• Turning taxes into services resulting in higher tax compliance, higher revenues, more tax breaks and even linking taxation to green behaviors

The long term success of the digital government will depend upon some of the factors listed below,

  • First, data is going to be a driving force as it not only helps in determining what customer behavior and preferences are, but it also impacts major policy decisions. This data will come from people, processes and things. People will co-create data through a variety of interactions and channels. Business processes will generate new types of data as smart machines such as robots, drones, etc. integrate with day to day operations. The Internet of Things (IoT) will connect each and every device and generate data at an unprecedented levels. Organizations will need to employ new skills and tools to master and leverage this data.
  • Second, new technologies have to follow human-centric design as people (such as knowledge workers) will have significantly important roles as part of the digital government. Human centric design has to cater not only to the role and needs of the customer but also adapt to the context in which a customer utilizes a particular service.
  • Third, to sustain this digital transformation a high performance leadership team will need to be in place with a Chief Data Officer (CDO), and with the CIO taking on the responsibilities of Chief Integration Officers and Chief Innovation Officers.

No Part of Government is Immune to Digital Transformation

Gartner Symposium/ITxpo: All Domains Will be Affected, but at Different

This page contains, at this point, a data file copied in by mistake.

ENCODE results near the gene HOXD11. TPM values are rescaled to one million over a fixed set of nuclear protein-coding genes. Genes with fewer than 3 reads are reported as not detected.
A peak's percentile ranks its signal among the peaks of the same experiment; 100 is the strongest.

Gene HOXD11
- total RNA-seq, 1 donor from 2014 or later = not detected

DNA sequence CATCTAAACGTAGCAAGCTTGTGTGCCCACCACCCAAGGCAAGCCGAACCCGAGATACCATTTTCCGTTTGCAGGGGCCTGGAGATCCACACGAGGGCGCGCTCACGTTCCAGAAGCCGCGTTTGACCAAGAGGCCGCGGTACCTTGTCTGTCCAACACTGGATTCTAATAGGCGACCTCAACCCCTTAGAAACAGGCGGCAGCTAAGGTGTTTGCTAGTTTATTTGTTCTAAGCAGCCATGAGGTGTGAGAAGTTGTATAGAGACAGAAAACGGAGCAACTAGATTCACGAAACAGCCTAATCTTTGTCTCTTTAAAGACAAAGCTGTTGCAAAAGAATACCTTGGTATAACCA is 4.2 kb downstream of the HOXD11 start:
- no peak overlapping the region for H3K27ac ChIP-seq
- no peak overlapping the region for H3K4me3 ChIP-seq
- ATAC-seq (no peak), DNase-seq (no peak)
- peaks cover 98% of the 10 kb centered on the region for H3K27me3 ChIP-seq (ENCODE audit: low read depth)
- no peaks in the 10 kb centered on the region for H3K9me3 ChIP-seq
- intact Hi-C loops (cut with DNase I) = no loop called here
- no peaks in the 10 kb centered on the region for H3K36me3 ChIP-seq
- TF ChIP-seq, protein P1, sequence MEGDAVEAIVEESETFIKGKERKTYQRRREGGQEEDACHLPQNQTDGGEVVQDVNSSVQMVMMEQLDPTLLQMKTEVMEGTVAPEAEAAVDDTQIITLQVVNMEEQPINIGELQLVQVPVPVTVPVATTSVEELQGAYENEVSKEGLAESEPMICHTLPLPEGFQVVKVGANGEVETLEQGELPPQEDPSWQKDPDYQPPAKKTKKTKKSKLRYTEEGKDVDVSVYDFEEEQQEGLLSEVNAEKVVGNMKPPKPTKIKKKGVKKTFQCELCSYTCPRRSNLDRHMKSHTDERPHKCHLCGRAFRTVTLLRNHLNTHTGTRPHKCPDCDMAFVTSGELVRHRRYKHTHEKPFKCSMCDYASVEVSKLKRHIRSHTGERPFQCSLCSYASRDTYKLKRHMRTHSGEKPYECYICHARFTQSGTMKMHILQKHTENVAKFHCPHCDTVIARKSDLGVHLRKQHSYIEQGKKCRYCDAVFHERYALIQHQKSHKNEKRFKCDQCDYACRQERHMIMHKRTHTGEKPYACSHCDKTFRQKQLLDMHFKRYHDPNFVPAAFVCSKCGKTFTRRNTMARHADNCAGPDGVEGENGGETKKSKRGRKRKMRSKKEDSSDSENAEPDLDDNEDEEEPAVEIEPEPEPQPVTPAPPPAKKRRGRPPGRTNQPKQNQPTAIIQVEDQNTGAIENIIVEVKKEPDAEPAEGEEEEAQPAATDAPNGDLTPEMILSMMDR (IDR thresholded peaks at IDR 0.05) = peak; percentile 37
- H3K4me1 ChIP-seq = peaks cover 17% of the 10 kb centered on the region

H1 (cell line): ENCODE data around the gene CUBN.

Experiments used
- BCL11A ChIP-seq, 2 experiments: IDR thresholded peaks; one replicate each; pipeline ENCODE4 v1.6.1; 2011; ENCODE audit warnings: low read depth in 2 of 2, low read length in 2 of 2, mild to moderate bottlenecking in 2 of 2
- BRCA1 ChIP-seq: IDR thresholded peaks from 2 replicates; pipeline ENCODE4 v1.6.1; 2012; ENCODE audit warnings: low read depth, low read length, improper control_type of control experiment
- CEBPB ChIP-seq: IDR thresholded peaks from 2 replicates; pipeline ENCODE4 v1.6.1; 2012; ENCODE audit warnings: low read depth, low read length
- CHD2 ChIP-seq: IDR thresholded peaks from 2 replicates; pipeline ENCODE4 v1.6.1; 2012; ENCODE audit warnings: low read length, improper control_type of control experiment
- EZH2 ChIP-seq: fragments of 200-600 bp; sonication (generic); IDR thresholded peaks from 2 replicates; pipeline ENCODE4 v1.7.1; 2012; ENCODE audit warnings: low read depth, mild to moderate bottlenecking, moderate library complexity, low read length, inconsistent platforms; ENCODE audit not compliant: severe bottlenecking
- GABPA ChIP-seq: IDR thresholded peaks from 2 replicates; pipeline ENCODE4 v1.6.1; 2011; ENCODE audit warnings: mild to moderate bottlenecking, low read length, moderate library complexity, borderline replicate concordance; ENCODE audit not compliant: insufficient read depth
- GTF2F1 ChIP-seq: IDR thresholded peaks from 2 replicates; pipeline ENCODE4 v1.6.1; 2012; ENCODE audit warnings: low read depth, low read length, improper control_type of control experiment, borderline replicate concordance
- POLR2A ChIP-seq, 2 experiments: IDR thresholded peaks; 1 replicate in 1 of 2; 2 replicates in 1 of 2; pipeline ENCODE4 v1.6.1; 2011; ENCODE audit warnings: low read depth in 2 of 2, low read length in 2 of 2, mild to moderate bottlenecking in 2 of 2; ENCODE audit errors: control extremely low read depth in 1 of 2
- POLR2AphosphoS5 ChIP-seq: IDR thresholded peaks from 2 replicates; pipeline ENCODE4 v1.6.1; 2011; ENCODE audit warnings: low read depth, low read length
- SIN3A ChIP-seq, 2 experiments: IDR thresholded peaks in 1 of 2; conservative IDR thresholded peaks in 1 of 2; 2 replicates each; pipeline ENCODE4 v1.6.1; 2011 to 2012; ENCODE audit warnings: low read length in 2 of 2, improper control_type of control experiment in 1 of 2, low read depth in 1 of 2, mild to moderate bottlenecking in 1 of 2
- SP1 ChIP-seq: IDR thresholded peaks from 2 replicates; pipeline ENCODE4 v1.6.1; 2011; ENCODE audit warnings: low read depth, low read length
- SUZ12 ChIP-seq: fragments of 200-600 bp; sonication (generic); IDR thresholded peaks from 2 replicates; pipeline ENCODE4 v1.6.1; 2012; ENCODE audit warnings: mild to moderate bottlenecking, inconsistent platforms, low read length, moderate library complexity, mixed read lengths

Gartner Symposium/ITxpo: All Domains Will be Affected, but at Different Speeds

All areas of government will be affected in this digital transformation journey, with the rate of change varying across domains, and the timeline adjusting in a continuous manner. For example, the IoT and smart machines may have a substantial impact on government domains such as administrative services in the next 5 to 10 years. That may get shortened due to possible policy changes or other unknown factors. 

It is important that government leadership and the companies developing products and services stay on top of this changing technology landscape. Companies like Google, Apple and Amazon are already investing heavily into smart machines and IoT related technologies. Companies building business applications driven by data, processes and people should assess their long term strategy in order to architect products that enable them to effectively interact with environments consisting of both virtual and physical components.

At MicroPact, we have been empowering government with digital solutions for four decades with products that are open and interoperable. Our work in the publics sector, in 98 percent of US states and 97 percent of federal agencies with more than 500 employees, is evidence of our commitment to continuously delivering well-designed technology solutions that serve government.

Roger Hughlett provides additional insights from Gartner Symposium/ITxpo on digital government

About the Author

Sandeep Khare worked at MicroPact from 2003-2016, most recently in the Marketing department.